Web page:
While to some the word transgender feels brand new, the term didn’t spring up out of nowhere with, say, Laverne Cox or Transparent. When transgender entered the popular lexicon through the efforts of activists and aid organizations in the mid-1990s, it replaced transsexual, which had replaced transvestite, which was what they called cross-dressers and before that viragos. Transgender was and is regarded as an umbrella category, and in the mid-’90s the two primary terms under that umbrella were female to male (FtM) and male to female (MtF).

These terms captured what were then the major constituencies of transgender identity: those who were born female and lived as men and those who were born male and lived as women. But even at the moment of their emergence into the vernacular, FtM and MtF weren’t sufficient to describe the whole community: They coexisted with terms like third gender, which captured those who didn’t experience gender as incorporating a sense of “to-ness” at all—it wasn’t a journey from one point to another.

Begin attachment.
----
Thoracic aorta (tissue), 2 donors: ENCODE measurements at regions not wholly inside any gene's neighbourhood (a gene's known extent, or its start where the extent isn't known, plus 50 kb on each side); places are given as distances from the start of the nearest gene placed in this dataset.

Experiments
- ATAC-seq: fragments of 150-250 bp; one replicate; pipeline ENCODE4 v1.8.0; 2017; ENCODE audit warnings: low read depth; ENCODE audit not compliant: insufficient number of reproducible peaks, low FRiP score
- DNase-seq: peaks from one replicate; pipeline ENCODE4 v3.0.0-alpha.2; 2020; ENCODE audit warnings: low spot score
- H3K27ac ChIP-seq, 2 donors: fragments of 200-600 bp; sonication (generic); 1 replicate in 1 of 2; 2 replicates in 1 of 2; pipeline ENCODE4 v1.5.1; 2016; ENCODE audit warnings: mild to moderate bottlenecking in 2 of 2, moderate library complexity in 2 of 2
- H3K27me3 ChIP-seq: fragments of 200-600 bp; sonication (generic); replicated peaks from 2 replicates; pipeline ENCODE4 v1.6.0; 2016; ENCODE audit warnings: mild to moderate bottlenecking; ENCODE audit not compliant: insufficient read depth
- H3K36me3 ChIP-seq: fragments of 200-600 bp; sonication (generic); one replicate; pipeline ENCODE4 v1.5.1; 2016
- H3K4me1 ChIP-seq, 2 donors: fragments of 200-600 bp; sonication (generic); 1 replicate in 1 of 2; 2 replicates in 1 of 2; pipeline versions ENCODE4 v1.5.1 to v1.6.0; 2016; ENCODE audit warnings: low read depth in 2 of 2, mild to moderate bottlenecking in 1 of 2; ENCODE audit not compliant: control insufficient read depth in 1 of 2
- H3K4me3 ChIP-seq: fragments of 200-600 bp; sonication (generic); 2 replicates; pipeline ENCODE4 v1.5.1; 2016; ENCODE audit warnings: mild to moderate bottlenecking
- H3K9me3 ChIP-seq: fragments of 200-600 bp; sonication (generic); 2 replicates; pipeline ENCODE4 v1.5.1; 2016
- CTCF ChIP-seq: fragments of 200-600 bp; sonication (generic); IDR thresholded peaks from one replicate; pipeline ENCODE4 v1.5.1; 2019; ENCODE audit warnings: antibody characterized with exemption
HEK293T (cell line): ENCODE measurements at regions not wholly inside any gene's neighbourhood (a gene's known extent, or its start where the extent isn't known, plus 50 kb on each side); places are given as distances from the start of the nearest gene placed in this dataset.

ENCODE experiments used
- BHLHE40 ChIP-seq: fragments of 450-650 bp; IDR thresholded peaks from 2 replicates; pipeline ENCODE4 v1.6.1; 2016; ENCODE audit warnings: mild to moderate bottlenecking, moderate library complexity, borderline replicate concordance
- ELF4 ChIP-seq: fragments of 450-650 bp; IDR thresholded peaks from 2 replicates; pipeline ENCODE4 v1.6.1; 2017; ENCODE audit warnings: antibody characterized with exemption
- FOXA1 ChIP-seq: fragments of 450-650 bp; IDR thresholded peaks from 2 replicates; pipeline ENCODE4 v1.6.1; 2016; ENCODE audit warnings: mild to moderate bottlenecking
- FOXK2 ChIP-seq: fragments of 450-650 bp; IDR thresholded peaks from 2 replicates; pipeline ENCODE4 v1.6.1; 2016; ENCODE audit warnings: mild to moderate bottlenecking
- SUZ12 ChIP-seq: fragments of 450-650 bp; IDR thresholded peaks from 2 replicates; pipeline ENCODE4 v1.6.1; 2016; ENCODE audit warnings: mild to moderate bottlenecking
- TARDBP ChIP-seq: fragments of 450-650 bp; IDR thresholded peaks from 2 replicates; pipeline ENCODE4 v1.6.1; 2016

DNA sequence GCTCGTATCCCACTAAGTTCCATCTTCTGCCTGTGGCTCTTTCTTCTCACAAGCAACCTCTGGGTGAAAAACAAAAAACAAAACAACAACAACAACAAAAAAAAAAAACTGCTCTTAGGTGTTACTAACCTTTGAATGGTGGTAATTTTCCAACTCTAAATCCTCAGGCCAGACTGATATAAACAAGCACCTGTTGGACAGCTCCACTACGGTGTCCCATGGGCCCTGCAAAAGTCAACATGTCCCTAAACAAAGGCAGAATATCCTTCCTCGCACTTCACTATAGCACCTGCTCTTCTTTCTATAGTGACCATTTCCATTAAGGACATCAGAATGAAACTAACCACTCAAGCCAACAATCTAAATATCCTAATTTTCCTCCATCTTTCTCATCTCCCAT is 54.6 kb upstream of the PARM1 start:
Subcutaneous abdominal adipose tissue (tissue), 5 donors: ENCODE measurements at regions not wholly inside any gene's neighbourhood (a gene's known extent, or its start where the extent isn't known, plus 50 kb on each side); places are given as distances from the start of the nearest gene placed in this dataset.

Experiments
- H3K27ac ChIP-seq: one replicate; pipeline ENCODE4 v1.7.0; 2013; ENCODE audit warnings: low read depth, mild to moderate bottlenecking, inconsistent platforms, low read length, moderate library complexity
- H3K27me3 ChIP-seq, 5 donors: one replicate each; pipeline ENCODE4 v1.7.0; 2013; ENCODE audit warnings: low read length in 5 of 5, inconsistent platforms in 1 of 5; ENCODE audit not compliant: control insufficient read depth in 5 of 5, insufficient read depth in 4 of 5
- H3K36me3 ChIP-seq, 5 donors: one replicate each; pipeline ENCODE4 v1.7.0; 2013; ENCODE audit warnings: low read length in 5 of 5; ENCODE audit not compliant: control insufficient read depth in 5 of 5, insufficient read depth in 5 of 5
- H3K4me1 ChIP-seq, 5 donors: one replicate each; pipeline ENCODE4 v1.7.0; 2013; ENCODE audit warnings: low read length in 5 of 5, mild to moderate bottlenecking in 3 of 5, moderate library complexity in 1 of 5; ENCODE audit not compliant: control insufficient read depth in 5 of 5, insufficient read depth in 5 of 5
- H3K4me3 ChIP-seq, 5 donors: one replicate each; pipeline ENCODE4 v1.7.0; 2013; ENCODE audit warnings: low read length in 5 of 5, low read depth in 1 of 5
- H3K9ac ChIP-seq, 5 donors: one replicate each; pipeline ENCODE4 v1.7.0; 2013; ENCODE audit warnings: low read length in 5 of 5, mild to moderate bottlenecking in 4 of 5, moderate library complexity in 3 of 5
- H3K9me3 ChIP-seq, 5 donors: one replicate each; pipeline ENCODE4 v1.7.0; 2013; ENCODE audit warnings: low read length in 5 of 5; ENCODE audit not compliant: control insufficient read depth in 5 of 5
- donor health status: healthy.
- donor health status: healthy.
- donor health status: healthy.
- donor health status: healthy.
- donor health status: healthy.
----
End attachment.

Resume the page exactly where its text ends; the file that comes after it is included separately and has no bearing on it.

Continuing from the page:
The terms FtM and MtF hung on through the early 2000s, but they haven’t fared well in the ’10s. These days, the terms trans-man and trans-woman, or just trans-person, have largely replaced FtM and MtF, with a growing number of folks preferring to use trans-masculine or trans-feminine. From the outside, this could look like another minor semantic disagreement, the infighting of a group often derided for its sensitivity around terminology. But the shift of identity vocabulary within the transgender community merits closer examination: Understanding what the trans community is trying to assert and defend can help everyone—cisgender folks included—comprehend what gender is, where it comes from, and how it operates. These are important lessons in a time where the deadly workings of culturally valorized, indeed “toxic,” masculinity are more evident than ever. Read more via Slate